Wednesday, February 22, 2017

Caravan November 2010 Transcripts/Notes—translation from Dine by Danny Blackgoat

January 26, 2012 by  
Filed under Archives, Voices from the Land

Caravan November 2010 Transcripts/Notes—translation from Dineh by Danny Blackgoat

Katherine Smith

“This is a 40-year, ongoing struggle with the empire of the West that allows places to spread out because of the resources here like coal and water.  How do people understand the amount they consume in the desert—the golf courses, the swimming pools—it’s an illusion.  It’s like a fairy tale, but at the sacrifice of what?”

“People give up their land and their community.  They can’t improve their homes and have no access to power or water.”

Marie Gladue

*Water Settlement: “It’s a whacked out settlement; our hearts are broken by our leaders. You’re not supposed to say this in Navajo, but it feels like they’re putting us in a coffin. We see the decision about water as a way to continue the termination of our people.”

“There’s great satisfaction in learning that you are not the only one who exists in the world, to learn, for example, what the plants are telling you.  The five-fingered are not the only ones in this environment.”

“The people living high off the hog have to be made to think.  Use messaging—band together and buy a billboard in Phoenix.  Tell them what’s going on; tell your people.”

“We’re not given the value of coal—it’s pennies.  Same with water—they get $1,000 per acre/foot and only a few dollars come back here.”

“Phoenix is living off of our generosity, getting 34 acres of water a year for free.  I don’t understand that.  You know your own people.  You know how things work in your world.  You can support by making your own people conscious of the specific relationship between their lives and ours. “

“No one in their right mind would build a city in the desert with golf courses and swimming pools.  We think about that paradox out here.”

“We stay here for our people.”

“There is always this idea that there is justice and fairness in the courts.  It isn’t true.”

“The whole issue [relocation] has been such a can of worms that people want to just keep it closed.”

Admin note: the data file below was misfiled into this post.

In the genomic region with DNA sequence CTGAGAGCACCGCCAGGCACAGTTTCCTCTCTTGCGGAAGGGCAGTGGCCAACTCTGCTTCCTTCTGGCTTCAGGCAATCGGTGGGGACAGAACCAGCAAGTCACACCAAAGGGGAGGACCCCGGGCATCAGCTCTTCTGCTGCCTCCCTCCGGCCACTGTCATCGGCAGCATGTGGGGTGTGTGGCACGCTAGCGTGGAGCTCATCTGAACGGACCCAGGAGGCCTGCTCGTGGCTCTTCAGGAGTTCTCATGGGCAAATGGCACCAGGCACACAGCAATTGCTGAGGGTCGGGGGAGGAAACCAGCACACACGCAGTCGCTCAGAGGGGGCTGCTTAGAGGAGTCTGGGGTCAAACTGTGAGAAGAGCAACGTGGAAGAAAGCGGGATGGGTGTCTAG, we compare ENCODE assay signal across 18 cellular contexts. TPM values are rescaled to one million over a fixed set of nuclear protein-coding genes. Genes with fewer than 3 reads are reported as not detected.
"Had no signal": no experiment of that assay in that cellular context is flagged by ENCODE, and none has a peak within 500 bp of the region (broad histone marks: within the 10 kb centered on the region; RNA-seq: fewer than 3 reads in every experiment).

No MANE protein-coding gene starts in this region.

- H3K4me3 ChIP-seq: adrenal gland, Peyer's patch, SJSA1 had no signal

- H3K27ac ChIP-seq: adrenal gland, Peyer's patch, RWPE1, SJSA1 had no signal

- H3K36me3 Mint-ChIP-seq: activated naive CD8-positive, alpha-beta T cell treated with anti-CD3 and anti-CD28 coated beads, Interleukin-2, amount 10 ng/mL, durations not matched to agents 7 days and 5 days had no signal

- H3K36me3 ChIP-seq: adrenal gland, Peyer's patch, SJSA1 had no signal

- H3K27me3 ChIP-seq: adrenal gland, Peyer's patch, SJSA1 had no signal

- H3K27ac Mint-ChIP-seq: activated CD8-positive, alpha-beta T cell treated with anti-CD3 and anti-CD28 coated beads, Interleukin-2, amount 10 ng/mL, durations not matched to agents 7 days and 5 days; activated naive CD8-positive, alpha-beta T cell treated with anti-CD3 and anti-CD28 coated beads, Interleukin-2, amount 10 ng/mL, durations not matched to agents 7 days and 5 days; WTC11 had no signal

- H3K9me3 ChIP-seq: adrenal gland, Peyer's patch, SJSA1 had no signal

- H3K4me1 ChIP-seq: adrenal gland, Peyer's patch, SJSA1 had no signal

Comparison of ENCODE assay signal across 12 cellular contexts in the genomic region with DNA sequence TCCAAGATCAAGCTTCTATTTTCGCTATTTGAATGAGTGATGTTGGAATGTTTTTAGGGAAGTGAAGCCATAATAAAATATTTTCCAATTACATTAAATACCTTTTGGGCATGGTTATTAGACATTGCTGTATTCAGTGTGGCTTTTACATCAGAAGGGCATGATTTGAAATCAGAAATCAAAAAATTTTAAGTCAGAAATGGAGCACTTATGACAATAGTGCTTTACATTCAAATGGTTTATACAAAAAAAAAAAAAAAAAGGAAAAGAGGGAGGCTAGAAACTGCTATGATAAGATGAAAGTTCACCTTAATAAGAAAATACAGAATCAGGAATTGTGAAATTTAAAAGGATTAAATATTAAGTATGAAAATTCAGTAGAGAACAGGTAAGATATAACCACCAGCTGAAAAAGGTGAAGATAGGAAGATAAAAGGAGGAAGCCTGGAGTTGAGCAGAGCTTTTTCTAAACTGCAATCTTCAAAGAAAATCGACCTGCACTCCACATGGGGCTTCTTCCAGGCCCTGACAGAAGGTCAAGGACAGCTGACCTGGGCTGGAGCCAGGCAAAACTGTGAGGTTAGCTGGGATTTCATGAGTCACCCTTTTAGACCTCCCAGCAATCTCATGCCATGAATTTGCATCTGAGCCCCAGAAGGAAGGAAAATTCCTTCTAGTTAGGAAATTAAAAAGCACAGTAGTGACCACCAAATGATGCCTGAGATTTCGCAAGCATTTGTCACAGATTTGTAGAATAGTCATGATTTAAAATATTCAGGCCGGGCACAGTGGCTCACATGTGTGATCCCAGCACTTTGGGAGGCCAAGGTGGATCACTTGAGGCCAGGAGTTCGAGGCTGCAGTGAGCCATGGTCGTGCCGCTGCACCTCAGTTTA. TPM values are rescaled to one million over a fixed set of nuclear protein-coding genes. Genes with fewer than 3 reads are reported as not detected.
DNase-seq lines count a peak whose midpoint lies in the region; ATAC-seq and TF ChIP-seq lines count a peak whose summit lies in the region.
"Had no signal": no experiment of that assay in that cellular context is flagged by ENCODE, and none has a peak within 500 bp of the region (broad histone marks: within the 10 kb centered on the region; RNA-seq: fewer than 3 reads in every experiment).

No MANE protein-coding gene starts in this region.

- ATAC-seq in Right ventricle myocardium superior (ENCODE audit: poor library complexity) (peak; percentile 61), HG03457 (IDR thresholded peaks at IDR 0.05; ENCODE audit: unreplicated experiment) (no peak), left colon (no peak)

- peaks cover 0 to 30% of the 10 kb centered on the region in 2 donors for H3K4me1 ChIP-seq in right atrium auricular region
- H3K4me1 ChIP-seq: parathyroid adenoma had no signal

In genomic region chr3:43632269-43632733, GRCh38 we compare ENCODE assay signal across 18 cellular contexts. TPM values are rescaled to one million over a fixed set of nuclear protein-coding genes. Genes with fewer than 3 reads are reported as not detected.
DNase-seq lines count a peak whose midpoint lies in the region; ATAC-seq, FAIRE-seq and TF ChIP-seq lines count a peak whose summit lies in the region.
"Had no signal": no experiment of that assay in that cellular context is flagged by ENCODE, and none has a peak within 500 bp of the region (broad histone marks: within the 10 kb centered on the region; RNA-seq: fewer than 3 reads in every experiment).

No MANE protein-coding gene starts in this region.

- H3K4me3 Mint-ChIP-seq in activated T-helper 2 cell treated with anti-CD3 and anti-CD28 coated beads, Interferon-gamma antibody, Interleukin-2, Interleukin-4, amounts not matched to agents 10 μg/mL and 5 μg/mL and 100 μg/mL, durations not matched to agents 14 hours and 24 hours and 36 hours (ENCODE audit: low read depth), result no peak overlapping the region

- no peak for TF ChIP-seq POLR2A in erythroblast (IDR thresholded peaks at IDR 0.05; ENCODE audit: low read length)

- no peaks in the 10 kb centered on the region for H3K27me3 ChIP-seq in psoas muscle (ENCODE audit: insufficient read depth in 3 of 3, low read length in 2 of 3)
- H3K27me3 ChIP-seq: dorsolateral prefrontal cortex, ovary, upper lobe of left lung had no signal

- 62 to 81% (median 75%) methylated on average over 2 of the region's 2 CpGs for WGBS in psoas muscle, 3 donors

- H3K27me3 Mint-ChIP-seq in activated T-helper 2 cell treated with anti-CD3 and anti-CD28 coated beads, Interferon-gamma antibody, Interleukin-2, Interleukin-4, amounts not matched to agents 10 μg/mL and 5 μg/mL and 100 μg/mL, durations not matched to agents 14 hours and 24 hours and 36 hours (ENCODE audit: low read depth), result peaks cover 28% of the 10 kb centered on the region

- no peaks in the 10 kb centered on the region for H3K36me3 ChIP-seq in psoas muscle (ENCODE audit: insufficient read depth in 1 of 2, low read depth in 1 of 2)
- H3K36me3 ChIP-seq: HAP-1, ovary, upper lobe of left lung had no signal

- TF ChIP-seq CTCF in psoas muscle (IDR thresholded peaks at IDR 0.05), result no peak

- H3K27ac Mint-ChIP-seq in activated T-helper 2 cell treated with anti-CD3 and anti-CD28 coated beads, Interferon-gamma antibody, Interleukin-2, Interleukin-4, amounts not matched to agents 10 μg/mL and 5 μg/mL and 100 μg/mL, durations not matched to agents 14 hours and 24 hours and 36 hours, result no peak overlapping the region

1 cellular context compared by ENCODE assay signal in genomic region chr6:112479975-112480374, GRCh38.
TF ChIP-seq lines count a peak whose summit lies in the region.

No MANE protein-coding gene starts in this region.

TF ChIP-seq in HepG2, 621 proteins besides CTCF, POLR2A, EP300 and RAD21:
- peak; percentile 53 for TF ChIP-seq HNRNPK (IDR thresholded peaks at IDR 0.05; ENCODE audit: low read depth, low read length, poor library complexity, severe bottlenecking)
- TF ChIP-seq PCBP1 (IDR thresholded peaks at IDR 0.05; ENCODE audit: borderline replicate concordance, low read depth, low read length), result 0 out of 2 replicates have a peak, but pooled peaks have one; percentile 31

Suggestions:  Just Transition, Begin with shutting down the Mojave Generating Station, “revalue what knowledge was in terms of crops and livestock.”

Mary Lou Blackrock

“We don’t have leaders who can help us.  We hear a lot about leaders but we don’t see them until election time with their slogans.  I went to Window Rock and they told me to go to Hopi, that it was their jurisdiction.  The younger generation can’t establish homesites here on the HPL, so we’re left alone.  I met Ben Shelly before the elections, during his campaign.  I told him where I live, at the border of the HPL.  He didn’t know where I lived or my condition.  I told him to come and visit me in a blizzard.”

“Heard about the Navajo and Hopi joining forces….we are subjects.  We are suffering.”

Pauline Whitesinger

“We don’t intermingle like in the old days.  We’ve lost contact. I have forgotten some of the ladies here.  My vision is failing.  I make assumptions of who people are based on their voices. “

“I heard about the new Navajo president meeting with the Hopi president.  They are getting cozy and making an agreement to remove the rest of the Navajo from the HPL.  I am anguished by this news.  Can we go to Window Rock and put a document forth to them? They will take the proceeds from the mine together, I suspect.”

“I must be going crazy.  Things are in disharmony.”

Mae Tso

“Under Hopi we can only have a certain amount of sheep.  They enforce it and they are always looking over our shoulder.  They may extend this [impoundments] to twice a year, Spring and Fall.”

“The Navajo and Hopi leadership have come together to push more people off of the HPL…the final solution [that was Danny’s interpretation].”

“The Hopi Rangers have drained the aquifers.  We need to keep the water on the reservation.”

Evelyn Simonson

“They are confiscating animals because they have plans for the mine.”

“The people who finished their education off the land went on to manage the mine.  I might have too if I had finished my school, but I remembered Grandma’s teachings about the land.”

“Greed for money is affecting the climate.  It is affecting our lives here.  We want to live in harmony with the natural elements, but things are changing.  The snow is changing.  This winter I saw snow that was blue.  It wasn’t normal or natural.”

“As a young woman I was told to be a caretaker of the land and I try, but I see it disrupted right before my eyes.”

“I always wondered when the day would come when the wind would stop on the surface of the earth and take all of us at once.”

Louise Benally

Suggestions: Plug into National organizations, connect Black Mesa mining to the national impact of Fossil Fuel use, get a community  office (on HPL—rent from the mission), increase self-care efforts (like herbal clinics, etc.), more networking, more self-sufficiency, more education, get a radio stationed (licensed, not pirate).

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